AAF Seagrass Series: Widgeon Grass

Submitted by Brett Fitzgerald on Wed, 10/09/2019 - 13:28
*Anglers have long recognized the connection between healthy fish populations and healthy aquatic grass. Florida is home to a variety of underwater grasses, and when fishing we are generally happy to encounter any of them. As we’ve been getting more and more involved with submerged aquatic vegetation (SAV) restoration, AAF will highlight some of our native grasses. First up: Ruppia Maritima (Widgeon Grass) – one that is not even a true “sea grass” because it thrives more in the brackish-to-fresh side of an estuary. However, as you’ll read below, it can be extremely beneficial and might just be a powerful alternative in some restoration scenarios.

America has always had a romantic history with pioneers. Daniel Boone and Louis & Clark are just a couple that piqued my own childhood interest. These days, though, when I hear ‘pioneer’ my mind dips underwater and visions of healthy widgeon grass meadows fill my head, with shrimp, baitfish, crabs, and estuarine game fish of varying ages and sizes all doing what they do best: eat, hide, reproduce, and grow.

Often, in an estuarine area where we might expect to see seagrass but for whatever reason it isn’t there, widgeon grass or shoal grass are usually the first to come in and establish a foot-hold. For this reason, widgeon grass is often considered a “pioneer grass” – it is often the first to settle a barron stretch. Their presence creates structure on the once empty flat, enhancing the conditions needed for other grasses to take root.

Backing up a bit, your first thought about the above example of an empty mud or sand flat might be, why is there not seagrass there in the first place? A good question, to which there can be several answers. Naturally occurring events such as hurricanes can wipe out a grass flat, and the deluge of fresh water that often follows can kill off most other species of seagrass. Should we have a significant drought on either side of a major storm, massive swaths of grass meadows can be wiped out, sometimes permanently. The folks on the Caloosahatchee River know this all too well.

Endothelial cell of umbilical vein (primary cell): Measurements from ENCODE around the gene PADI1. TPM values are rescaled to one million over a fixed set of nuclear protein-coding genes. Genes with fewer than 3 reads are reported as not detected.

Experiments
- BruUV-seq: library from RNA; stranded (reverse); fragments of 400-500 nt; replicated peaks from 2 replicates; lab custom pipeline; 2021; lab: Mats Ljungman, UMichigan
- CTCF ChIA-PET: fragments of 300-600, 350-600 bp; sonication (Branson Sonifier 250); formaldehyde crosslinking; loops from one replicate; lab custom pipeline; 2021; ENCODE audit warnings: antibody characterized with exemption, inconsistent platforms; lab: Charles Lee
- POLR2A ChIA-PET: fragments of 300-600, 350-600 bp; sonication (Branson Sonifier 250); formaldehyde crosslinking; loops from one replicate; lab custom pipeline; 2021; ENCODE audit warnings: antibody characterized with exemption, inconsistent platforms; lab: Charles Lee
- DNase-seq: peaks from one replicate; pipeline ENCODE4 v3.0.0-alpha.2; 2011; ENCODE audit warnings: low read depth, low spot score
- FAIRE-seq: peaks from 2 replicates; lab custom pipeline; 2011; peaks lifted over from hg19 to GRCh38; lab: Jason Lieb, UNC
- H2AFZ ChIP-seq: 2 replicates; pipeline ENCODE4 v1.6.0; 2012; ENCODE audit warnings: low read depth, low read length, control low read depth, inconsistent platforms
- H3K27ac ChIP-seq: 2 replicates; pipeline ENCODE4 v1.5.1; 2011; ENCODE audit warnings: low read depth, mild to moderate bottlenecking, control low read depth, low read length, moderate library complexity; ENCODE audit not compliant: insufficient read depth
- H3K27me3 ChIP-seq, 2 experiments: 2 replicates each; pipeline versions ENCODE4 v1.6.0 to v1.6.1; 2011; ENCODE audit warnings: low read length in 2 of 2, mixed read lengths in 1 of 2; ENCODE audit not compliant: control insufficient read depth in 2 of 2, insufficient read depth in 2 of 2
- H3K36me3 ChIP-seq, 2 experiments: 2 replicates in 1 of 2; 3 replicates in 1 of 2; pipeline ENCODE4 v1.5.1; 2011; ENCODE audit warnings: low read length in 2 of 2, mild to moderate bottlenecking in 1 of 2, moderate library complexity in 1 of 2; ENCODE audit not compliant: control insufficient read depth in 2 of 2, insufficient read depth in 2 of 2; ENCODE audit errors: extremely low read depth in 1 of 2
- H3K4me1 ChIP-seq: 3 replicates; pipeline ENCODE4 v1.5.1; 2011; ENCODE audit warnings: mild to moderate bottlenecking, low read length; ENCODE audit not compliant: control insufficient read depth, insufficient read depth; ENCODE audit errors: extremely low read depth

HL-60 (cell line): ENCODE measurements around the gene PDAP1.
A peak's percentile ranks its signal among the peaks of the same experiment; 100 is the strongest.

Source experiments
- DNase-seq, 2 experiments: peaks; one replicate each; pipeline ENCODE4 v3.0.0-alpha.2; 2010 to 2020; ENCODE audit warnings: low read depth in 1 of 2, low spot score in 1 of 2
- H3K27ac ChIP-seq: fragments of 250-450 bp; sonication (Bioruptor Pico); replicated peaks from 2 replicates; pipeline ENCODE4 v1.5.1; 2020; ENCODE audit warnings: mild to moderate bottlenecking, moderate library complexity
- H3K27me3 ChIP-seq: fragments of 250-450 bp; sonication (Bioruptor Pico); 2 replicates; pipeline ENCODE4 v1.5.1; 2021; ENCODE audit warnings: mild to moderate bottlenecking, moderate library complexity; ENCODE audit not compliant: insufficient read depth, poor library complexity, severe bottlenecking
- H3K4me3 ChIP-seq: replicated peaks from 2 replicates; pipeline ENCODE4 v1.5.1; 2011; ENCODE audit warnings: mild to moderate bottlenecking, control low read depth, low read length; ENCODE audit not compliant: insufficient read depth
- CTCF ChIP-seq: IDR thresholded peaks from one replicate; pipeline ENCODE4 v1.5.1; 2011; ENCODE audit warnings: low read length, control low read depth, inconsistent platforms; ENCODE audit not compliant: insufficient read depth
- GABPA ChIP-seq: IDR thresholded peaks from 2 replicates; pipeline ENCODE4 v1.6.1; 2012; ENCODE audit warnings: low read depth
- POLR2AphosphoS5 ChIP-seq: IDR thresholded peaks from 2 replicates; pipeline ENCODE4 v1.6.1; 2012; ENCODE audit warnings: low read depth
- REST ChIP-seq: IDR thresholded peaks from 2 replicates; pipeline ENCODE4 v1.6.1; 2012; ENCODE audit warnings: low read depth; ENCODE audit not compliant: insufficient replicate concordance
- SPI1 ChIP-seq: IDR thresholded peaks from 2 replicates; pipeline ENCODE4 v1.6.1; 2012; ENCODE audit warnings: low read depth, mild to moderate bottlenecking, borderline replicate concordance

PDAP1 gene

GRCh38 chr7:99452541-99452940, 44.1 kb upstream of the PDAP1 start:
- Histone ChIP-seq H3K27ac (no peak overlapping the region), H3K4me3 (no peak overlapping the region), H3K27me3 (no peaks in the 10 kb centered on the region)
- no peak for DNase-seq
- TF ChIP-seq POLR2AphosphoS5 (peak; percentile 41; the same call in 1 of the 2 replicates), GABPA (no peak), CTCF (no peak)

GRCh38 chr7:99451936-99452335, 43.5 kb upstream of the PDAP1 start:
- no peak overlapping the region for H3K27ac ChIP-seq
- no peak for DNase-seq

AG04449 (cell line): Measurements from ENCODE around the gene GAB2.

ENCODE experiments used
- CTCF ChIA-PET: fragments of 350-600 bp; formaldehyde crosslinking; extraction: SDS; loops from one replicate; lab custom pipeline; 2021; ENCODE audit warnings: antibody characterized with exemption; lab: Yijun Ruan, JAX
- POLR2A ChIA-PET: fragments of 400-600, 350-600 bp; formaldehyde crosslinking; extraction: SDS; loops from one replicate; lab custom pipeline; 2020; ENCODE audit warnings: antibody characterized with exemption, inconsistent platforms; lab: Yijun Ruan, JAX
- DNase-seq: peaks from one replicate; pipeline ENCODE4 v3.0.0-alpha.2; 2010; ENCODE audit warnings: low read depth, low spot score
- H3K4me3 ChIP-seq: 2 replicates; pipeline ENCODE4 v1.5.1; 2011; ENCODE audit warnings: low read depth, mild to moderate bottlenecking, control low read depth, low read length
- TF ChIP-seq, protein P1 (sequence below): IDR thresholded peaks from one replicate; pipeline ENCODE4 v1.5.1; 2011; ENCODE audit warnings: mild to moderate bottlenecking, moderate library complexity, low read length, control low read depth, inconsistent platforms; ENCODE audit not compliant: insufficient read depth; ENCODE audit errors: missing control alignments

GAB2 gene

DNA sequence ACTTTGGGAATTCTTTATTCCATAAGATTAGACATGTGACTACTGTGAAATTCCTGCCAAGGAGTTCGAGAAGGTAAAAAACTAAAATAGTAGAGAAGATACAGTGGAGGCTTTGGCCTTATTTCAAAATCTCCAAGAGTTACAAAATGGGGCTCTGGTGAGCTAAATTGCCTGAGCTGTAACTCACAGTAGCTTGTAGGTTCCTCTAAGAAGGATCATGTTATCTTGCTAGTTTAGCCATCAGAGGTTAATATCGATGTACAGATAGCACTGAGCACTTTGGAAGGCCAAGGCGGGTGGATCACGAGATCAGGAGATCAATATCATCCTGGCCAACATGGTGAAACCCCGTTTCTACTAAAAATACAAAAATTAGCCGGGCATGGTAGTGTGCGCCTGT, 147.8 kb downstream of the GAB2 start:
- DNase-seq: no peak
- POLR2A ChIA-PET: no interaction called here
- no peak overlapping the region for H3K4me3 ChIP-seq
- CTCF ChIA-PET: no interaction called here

Rampant development can have impacts on grass, either by a temporary disturbance during construction, or subsequent changes in water flow and wave energy, or changes in nutrient loads. On the other hand, a restoration project might create potential habitats in areas which were devoid, creating a space for our pioneer grass to come in and start growing.

Where conditions are right, widgeon grass has some advantages over other seagrasses which allow it to step in and grow before the others can make it. “Ruppia (nerd lingo for widgeon grass) is a prolific seed producer,” says Carter Henne, president of Sea and Shoreline, Inc., based in Ruskin, FL. “Seeding is the primary way that plant reproduces, along with fragmentation.

“Ruppia seeds generally all sprout at around the same time, and luckily this plant is very tolerant of a wide variety of water conditions,” Henne added.

When the seeds sprout at around the same time, a bed is more likely to pop up all at once, which allows it to stabilize the sediments. Henne says other species, like manatee and shoal grass, would have a much tougher time rooting and taking over a barren flat.

If there is a bummer about widgeon grass, it would be that it is more of an annual than a perennial. This means widgeon tends to die off seasonally.

This is not necessarily a bad thing – it is a contributor to the other grasses coming in to take over the area once widgeon has made growing conditions better for them. Once established, shoal, turtle, and manatee grasses are likely to remain established throughout the area during the season when much of the widgeon dies back.

It is important to note, though, that there are areas where widgeon grass will remain the dominant grass. Henne says this is mostly a function of its ability to tolerate such a wide swing of salinity. “Ruppia can handle anywhere between zero salt in the water to around 30+ parts per thousand. So you’ll often see it close to river mouths in Florida because even during a normal rainfall year, the dry season will have very salty water at the river mouth followed by fresh water during rainy season. This would kill most other grasses, but ruppia can handle it.”

With so many coastal areas of Florida experiencing very high variances in salinity due to altered water flow, widgeon grass should be considered in many restoration projects. Often the ‘temporary’ status of its role in a local environment can lead people to think it is not the best way to spend money. Why spend equal dollars planting a grass that is likely only temporary when you can plant more permanent grasses? Now you know the answer to that important question: first, pioneer grasses are often needed to prepare the area for the other grasses that would struggle to populate a barren flat. Second, it doesn’t always die off completely, especially in areas where conditions don’t allow the other grasses to crowd in and out-compete the widgeon.

The final take-away is this: widgeon grass should always be at least a consideration when planning any kind of restoration projects. In the case of our Caloosahatchee River restoration project (funded by Florida DEP, in partnership with Sea and Shoreline and Johnson Engineering, Inc.), we decided to hedge our bets and plant 80% freshwater tape grass (Vallisneria americana) with 20% widgeon throughout about 20 acres, just in case there was a drought and the eel grass was not able to handle the variation. So far, the eel grass is holding up, but there is evidence that widgeon grass is hanging in there throughout the project, just in case.

Next up in the series: turtle grass.